Spacious 3 bedroom suite in a quiet family oriented building with secure entry and manager on site. Walking distance to schools, bus stops, and downtown. Reasonable rent includes heat, hot water, stove, fridge, carpet and drapes. No pets, two rental references and security deposit required.

1450 Tunner Drive, Courtenay Clean and modern 1 bedroom available now. Cat okay with pet deposit. Lease required. Rent $625/month.

Call 250-338-7449

For viewing please call Donna 250-334-9667

Call before 4pm to view Washington Apartments!

CONDOS

(250)-338-0330

PACIFIC COURT

ST. BRELADES

COMMERCIAL/INDUSTRIAL

1520/1540 Piercy Ave, Courtenay

146 Back Road, Courtenay

SHOP/WAREHOUSE space. Cousins Rd. 1200 sqft. 3 phase power. High ceilings. OfďŹ ce Area. I-2 Zoning. Available Now! 250-703-1644, 250-338-7476 evs.

2 bedroom available immediately and 2 bedroom available April 15th, in clean, quiet building with on-site manager, close to town, schools, and bus. Stove, fridge, blinds and carpet.

TRENDY TIN Town location, 1500 sq ft suitable for warehouse/retail, ofďŹ ces, art or dance studio. High ceiling & bay door. Back yard space avail. Call 250-897-0950 (days) 250-703-0400 (eve)

DUPLEXES/4PLEXES COURTENAY- 3 bdrm + den, 2 bath, 5 new appls, fenced yard, wired shopped/garden shed, end of cul-de-sac, Puntledge area. Avail April. 15 or May. 1. N/S, no parties, pet neg. $1200. 1-(250)710-8279. COURTNEY- 2 bdrm duplex, very nice, inclds W/D, F/S, yard. N/S, pet considered. $800. Call (250)339-4037.

OFFICE/RETAIL

#,!33)&)%$3Ă–7/2+

COURTENAY OFFICE Space for rent, unit C 331 6th St 1024 sqft. Previously used as doctor’s ofďŹ ce. 250-338-8955

UPQMBDFZPVSBEUPEBZ

HOMES FOR RENT

1 and 2 Bedroom suites available. One of the best values in Courtenay. Unique oor plans. California kitchens. These bright, modern suites are available in quiet, secure building.

www.webuyhomesbc.com

Ă–Ă–

HOMES FOR RENT

204-1810 LAKE TRAIL 2 bed, 1 bath, N/S, 2 Appls., $675/mth AVAIL. MAY 1ST

Call Rob SEMI WATERFRONT stunning panoramic ocean islands & coast mountain views. 1525 Sq. Ft. 1.5 baths with 6’ Jacuzzi tub. Upgraded insulation, roof, drywall, thermal windows, plumbing electrical. Beautifully landscaped with fruit trees, herb & vegetable beds, greenhouse, garden shed, large blacktop driveway. 6 appl’s incld’d. Furnishings nego. $299,900. 5567 Island Hwy S, Union Bay. 250-335-1750.

please

APARTMENT/CONDO 1 MONTH FREE. Large 2 Bdrm. Free heat. Elevator. Great location! $725/mo. Call 250-334-4646.

GREAT LOCATION in Comox only $280,000. Attractive 3 bdrm, 2 bath home at 645 Torrence Rd, on large 7,405 Sq Ft Lot with private fenced back yard. Single car garage, RV or Boat parking. Wired workshop or ofďŹ ce separate entrance. Close to schools and 19 Wing. Incl 6 appliances in VG condition. NO Agents. Call to view 250-339-1117.

PORT MCNEILL: Small 2 bdrm, 1 bath home on easy care lot, partial ocean view. New ooring and roof. Possible rent to own for qualiďŹ ed buyer. $135,000. Call 250902-9582 or 250-956-2388.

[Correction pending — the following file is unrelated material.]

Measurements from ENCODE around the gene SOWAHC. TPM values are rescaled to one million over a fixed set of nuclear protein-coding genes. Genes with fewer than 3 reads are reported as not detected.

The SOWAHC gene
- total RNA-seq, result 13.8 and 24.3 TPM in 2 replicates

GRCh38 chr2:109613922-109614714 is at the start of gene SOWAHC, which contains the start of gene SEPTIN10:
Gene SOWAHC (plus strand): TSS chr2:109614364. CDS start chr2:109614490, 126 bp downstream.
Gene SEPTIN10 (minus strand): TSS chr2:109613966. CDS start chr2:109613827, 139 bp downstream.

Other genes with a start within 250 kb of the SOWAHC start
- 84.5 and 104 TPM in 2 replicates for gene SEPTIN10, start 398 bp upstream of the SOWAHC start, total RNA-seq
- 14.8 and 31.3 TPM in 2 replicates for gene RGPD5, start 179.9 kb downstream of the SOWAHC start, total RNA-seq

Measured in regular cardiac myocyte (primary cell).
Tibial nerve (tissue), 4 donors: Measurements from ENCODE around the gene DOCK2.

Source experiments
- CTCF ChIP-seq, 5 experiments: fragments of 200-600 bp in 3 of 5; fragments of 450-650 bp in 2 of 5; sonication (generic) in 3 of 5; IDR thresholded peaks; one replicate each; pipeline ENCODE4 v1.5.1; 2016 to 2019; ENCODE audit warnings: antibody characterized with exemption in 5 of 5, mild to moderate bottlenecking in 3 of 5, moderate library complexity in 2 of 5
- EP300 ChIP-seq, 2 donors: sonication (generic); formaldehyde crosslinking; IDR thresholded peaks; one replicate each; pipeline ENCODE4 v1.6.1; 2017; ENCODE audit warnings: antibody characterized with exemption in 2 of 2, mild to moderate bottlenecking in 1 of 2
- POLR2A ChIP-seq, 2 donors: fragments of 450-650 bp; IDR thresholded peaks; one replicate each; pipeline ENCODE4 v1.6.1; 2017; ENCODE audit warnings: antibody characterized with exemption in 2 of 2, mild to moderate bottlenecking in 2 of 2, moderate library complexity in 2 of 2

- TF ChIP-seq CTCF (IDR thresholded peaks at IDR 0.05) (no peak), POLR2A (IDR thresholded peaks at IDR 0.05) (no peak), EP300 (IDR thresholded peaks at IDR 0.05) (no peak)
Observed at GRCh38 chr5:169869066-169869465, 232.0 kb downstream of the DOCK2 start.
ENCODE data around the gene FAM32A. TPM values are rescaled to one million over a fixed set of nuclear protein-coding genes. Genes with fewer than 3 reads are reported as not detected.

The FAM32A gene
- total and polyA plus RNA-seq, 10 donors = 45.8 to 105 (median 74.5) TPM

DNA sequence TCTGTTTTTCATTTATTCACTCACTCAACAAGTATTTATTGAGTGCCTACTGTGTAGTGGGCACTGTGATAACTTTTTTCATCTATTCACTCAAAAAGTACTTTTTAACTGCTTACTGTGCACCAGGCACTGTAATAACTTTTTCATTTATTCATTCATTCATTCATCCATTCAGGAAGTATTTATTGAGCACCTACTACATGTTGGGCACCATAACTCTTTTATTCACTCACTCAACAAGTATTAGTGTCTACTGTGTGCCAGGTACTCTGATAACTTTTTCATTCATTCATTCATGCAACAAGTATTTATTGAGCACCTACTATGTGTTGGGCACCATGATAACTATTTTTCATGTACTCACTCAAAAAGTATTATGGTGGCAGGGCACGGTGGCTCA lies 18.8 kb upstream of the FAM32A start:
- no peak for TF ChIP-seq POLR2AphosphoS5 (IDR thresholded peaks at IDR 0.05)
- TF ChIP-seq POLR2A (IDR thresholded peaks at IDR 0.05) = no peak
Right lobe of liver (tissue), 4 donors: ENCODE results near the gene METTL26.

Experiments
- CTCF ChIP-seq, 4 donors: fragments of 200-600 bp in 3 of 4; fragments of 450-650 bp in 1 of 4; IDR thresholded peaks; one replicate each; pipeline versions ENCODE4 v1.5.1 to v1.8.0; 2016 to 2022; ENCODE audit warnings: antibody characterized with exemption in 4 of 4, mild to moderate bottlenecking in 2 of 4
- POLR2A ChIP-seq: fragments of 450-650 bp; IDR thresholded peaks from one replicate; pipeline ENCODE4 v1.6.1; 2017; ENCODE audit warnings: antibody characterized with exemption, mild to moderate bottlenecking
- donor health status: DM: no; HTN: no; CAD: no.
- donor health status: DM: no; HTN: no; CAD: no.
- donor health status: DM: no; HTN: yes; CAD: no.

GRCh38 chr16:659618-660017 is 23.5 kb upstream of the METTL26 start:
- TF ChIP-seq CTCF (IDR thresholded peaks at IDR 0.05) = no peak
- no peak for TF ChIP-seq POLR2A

BUYING - RENTING- SELLING

By recycling 1 ton of paper you save: 17 trees; 6,953 gallons of water; 463 gallons of oil; 3.06 cubic yards of landďŹ ll space; and 4077 Kilowatt hours of energy.

Source: Weyerhaeuser

DOWNTOWN COURTENAY, ($145,000), 2 bdrm, 1 bath, modular home on .11 acre. Partly fenced yard, new carpets, forced air heat, 4 appls. Walk to amens and bus. Must See! Call 250-334-3960.

MUST SEE: 3 Bdrm, 1 1/2 Bath, sep. ofďŹ ce with private entry nestled in Qualicum Woods. Just 5 mins to Village, beach, forest & 2 golf courses. Low maint. gardens, fenced backyard, offers privacy & peaceful surrounding. Lots of updates & reno’s, infra-red sauna in garage. $349,000.00 If interested call:250-594-5654

3BDRM 2BATH main oor of level entry home, quiet area, quiet mature tenant only. N/S N/P, low maint yrd, near all amenities, avail May 1st. $1100/mth Ref. 250-334-8678

gogreen solutions ďŹ l here

SMALL ADS, BIG DEALS!

FEATURES: Fridge/stove, dishwasher, washer/dryer, Quiet, clean building. Pet friendly. 2 & 3 bed condos. Ideal location, walking distance to SuperStore and NIC.

In-suite storage with washer and dryer. Small pets welcome.

Call 250-338-7449

To View, Call 250-338-7533

CYPRESS ARMS 1255 9th Street, Courtenay Available deluxe 2 bedroom suite in a quiet well maintained building. Rent includes full size stove, fridge, washer/dryer, carpet and blinds. Nice feature: large open concept. No pets. 2 Rental references and Security Deposit required.

For viewing call Donna 250-334-9667

TOWNHOUSES TORRY PINES 1560-13th Street, Courtenay Attractive 2 & 3 bedroom townhouses have been completely renovated – enjoy new appliances, flooring and bathroom fittings in these spacious units. Friendly and quiet atmosphere make it ideal for family or working couple. Large, private patio area allows great access for your pet. Small dogs accepted with pet deposit. Call 250-334-9717


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COMOX VALLEY RECORD • Tuesday, April 9, 2013

y

RENTALS

RENTALS

TRANSPORTATION

TRANSPORTATION

TRANSPORTATION

TRANSPORTATION

MARINE

HOMES FOR RENT

TOWNHOUSES

AUTO FINANCING

MOTORCYCLES

RECREATIONAL VEHICLES FOR SALE

TRUCKS & VANS

MARINE ACCESSORIES

31

2012 NISSAN motor 9.8 electric start, long shaft with prop guard. Brand new never used. Paid $3100, offers obo. (250)339-0692

2007 900 KAWASAKI Vulcan Classic LT Low mileage like new $6800.00 250-941-3697